How Sauna Works
A sauna is a small, enclosed room – usually lined with wooden panels -used by people to experience two main kinds of heat session, the goal of both being to induce sweating and the cleansing of the skin.
The two main types of heat generated in saunas are dry and wet, which are differentiated by the sauna’s humidity level. Dry-heat saunas have very hot temperatures (approaching a blistering 100 degrees Celsius (212 degrees Fahrenheit) and very low humidity levels – controlled by an automated system. Wet-heat saunas, on the other hand, have lower temperatures, but higher humidity levels, acting more like a steam bath.
The heat in both cases can be generated in a variety of ways, however the most common practice is to use a stone fire. These are heating elements covered with large smooth stones that, when heated, can have scented water thrown over them to generate large quantities of vapour. These are popular as the heat generated by the stone fire can be spread out more evenly through the water vapour than through standard air convection.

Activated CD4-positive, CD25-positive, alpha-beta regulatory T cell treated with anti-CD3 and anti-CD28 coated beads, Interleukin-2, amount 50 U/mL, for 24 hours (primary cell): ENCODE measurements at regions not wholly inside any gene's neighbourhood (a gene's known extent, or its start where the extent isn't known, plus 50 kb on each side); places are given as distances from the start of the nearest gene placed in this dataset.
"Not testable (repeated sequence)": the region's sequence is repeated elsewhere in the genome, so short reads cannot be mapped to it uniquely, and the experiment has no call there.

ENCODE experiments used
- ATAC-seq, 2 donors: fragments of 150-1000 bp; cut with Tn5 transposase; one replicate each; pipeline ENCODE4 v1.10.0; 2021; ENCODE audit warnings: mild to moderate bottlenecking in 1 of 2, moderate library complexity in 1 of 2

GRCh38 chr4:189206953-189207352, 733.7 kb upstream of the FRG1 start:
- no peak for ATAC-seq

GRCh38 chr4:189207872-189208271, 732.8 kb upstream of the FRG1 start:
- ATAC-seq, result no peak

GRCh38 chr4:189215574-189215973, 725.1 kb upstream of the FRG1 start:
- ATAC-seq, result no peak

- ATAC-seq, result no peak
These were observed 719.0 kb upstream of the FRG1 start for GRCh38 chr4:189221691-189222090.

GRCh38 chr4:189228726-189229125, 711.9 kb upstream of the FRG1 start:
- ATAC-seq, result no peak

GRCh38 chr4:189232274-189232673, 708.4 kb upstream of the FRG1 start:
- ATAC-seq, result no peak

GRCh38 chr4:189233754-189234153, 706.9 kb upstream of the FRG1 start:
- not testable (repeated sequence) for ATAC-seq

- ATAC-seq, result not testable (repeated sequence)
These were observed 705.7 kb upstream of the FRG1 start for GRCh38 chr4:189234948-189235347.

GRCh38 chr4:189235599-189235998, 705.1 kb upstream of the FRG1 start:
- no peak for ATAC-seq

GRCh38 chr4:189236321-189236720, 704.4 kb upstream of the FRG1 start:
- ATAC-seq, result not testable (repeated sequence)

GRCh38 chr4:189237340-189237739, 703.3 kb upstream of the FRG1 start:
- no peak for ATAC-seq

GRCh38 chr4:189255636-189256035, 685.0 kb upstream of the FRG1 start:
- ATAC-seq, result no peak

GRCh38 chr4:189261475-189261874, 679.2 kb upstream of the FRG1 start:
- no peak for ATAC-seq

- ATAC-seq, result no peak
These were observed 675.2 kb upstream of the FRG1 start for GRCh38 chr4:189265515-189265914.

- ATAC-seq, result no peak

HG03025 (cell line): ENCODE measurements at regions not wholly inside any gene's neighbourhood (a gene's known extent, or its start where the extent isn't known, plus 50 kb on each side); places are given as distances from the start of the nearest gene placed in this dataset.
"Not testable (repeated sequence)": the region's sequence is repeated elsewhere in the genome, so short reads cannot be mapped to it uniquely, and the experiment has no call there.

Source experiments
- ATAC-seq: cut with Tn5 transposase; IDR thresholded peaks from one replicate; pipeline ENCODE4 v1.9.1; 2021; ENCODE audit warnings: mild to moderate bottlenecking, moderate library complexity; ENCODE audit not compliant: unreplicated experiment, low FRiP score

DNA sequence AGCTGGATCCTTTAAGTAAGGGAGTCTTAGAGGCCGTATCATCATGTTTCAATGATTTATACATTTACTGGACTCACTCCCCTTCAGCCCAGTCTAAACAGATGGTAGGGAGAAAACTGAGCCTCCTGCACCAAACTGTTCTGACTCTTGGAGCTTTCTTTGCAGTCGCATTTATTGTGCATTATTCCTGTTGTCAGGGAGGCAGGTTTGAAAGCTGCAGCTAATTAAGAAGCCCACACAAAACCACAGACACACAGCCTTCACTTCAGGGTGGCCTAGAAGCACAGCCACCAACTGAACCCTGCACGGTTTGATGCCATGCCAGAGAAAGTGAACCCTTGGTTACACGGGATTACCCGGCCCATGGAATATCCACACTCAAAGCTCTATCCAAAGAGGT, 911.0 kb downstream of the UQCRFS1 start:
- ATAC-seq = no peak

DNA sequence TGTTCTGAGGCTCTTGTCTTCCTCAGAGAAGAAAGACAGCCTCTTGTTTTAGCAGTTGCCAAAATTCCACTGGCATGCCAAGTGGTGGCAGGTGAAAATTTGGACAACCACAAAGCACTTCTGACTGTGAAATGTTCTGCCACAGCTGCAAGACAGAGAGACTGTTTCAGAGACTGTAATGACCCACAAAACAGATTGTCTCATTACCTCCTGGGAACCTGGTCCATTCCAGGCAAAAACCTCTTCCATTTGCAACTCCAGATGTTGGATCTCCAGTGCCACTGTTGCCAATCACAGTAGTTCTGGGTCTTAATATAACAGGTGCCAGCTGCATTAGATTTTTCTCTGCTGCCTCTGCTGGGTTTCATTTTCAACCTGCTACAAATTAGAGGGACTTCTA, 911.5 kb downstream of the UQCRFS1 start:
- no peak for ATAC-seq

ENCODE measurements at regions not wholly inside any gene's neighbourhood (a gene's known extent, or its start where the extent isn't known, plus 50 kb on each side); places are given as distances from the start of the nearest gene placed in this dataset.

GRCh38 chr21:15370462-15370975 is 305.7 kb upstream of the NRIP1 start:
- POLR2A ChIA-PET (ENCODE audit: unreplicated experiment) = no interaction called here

However, the first recorded evidence of a sauna comes from Ancient Greek historian Herodotus, who describes in Histories how the inhabitants of Scythia in central Eurasia used to throw water and hemp seeds on heated stones to create a hot, intoxicating steam.
Read also Infrared Saunas for Health